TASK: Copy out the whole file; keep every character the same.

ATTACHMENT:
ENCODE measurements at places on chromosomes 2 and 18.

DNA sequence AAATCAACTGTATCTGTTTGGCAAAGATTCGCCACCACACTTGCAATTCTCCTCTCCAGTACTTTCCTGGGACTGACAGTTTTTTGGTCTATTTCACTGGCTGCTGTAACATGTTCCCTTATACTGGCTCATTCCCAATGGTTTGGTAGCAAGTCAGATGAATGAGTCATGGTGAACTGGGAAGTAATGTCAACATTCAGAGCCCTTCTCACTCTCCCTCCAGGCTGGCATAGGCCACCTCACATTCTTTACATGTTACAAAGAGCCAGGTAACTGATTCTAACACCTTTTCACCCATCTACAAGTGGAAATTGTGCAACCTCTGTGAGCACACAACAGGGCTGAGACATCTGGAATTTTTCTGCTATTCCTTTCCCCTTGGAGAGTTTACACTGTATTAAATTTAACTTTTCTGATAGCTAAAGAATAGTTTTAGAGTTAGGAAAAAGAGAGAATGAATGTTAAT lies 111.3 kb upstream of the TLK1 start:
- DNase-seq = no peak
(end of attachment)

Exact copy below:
ENCODE measurements at places on chromosomes 2 and 18.

DNA sequence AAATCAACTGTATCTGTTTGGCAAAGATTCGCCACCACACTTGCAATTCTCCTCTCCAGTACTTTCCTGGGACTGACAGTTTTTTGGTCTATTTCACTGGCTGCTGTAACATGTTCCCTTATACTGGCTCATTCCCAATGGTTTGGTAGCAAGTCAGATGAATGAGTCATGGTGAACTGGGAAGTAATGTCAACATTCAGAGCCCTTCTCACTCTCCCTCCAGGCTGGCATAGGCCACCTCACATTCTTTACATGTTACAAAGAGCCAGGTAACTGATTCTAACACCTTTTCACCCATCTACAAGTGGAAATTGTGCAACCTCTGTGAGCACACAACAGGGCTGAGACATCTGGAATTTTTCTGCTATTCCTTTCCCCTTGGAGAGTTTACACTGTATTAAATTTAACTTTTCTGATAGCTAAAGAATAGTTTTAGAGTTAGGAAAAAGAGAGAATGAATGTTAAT lies 111.3 kb upstream of the TLK1 start:
- DNase-seq = no peak